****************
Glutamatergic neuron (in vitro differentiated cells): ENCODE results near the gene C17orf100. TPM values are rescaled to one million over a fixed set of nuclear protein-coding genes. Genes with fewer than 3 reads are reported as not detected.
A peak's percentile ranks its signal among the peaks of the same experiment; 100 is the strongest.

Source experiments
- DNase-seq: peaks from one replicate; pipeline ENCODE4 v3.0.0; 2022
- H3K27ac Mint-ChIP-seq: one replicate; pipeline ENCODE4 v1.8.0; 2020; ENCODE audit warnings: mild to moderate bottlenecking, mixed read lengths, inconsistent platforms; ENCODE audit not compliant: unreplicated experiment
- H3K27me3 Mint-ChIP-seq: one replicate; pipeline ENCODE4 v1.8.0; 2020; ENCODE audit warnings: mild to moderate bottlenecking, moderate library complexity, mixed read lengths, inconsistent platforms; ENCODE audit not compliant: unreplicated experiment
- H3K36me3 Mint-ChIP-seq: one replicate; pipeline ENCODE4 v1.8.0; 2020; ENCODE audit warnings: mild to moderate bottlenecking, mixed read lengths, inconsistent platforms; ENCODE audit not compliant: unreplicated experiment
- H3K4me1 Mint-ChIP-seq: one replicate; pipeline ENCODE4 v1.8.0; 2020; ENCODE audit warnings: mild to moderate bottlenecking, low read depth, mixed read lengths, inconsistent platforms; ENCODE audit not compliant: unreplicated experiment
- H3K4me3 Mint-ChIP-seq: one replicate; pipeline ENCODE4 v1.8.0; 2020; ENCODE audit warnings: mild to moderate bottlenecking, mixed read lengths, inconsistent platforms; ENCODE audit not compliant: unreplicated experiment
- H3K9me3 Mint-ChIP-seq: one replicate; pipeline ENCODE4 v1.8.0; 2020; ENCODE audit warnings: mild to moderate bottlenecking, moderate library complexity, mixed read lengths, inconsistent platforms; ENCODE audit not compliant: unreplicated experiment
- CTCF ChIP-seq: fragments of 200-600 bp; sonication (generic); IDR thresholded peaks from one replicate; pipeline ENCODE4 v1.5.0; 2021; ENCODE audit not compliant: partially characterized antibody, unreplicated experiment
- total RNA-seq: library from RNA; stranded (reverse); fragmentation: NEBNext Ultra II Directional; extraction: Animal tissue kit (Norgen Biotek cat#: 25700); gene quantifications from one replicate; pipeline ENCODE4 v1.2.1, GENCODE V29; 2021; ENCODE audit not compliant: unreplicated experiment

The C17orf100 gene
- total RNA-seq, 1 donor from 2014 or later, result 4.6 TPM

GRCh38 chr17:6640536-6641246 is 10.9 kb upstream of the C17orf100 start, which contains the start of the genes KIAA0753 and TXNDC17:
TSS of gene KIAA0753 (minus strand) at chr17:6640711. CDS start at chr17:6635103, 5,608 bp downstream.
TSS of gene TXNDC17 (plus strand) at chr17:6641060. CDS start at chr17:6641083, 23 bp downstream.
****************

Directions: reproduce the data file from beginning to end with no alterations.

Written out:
Glutamatergic neuron (in vitro differentiated cells): ENCODE results near the gene C17orf100. TPM values are rescaled to one million over a fixed set of nuclear protein-coding genes. Genes with fewer than 3 reads are reported as not detected.
A peak's percentile ranks its signal among the peaks of the same experiment; 100 is the strongest.

Source experiments
- DNase-seq: peaks from one replicate; pipeline ENCODE4 v3.0.0; 2022
- H3K27ac Mint-ChIP-seq: one replicate; pipeline ENCODE4 v1.8.0; 2020; ENCODE audit warnings: mild to moderate bottlenecking, mixed read lengths, inconsistent platforms; ENCODE audit not compliant: unreplicated experiment
- H3K27me3 Mint-ChIP-seq: one replicate; pipeline ENCODE4 v1.8.0; 2020; ENCODE audit warnings: mild to moderate bottlenecking, moderate library complexity, mixed read lengths, inconsistent platforms; ENCODE audit not compliant: unreplicated experiment
- H3K36me3 Mint-ChIP-seq: one replicate; pipeline ENCODE4 v1.8.0; 2020; ENCODE audit warnings: mild to moderate bottlenecking, mixed read lengths, inconsistent platforms; ENCODE audit not compliant: unreplicated experiment
- H3K4me1 Mint-ChIP-seq: one replicate; pipeline ENCODE4 v1.8.0; 2020; ENCODE audit warnings: mild to moderate bottlenecking, low read depth, mixed read lengths, inconsistent platforms; ENCODE audit not compliant: unreplicated experiment
- H3K4me3 Mint-ChIP-seq: one replicate; pipeline ENCODE4 v1.8.0; 2020; ENCODE audit warnings: mild to moderate bottlenecking, mixed read lengths, inconsistent platforms; ENCODE audit not compliant: unreplicated experiment
- H3K9me3 Mint-ChIP-seq: one replicate; pipeline ENCODE4 v1.8.0; 2020; ENCODE audit warnings: mild to moderate bottlenecking, moderate library complexity, mixed read lengths, inconsistent platforms; ENCODE audit not compliant: unreplicated experiment
- CTCF ChIP-seq: fragments of 200-600 bp; sonication (generic); IDR thresholded peaks from one replicate; pipeline ENCODE4 v1.5.0; 2021; ENCODE audit not compliant: partially characterized antibody, unreplicated experiment
- total RNA-seq: library from RNA; stranded (reverse); fragmentation: NEBNext Ultra II Directional; extraction: Animal tissue kit (Norgen Biotek cat#: 25700); gene quantifications from one replicate; pipeline ENCODE4 v1.2.1, GENCODE V29; 2021; ENCODE audit not compliant: unreplicated experiment

The C17orf100 gene
- total RNA-seq, 1 donor from 2014 or later, result 4.6 TPM

GRCh38 chr17:6640536-6641246 is 10.9 kb upstream of the C17orf100 start, which contains the start of the genes KIAA0753 and TXNDC17:
TSS of gene KIAA0753 (minus strand) at chr17:6640711. CDS start at chr17:6635103, 5,608 bp downstream.
TSS of gene TXNDC17 (plus strand) at chr17:6641060. CDS start at chr17:6641083, 23 bp downstream.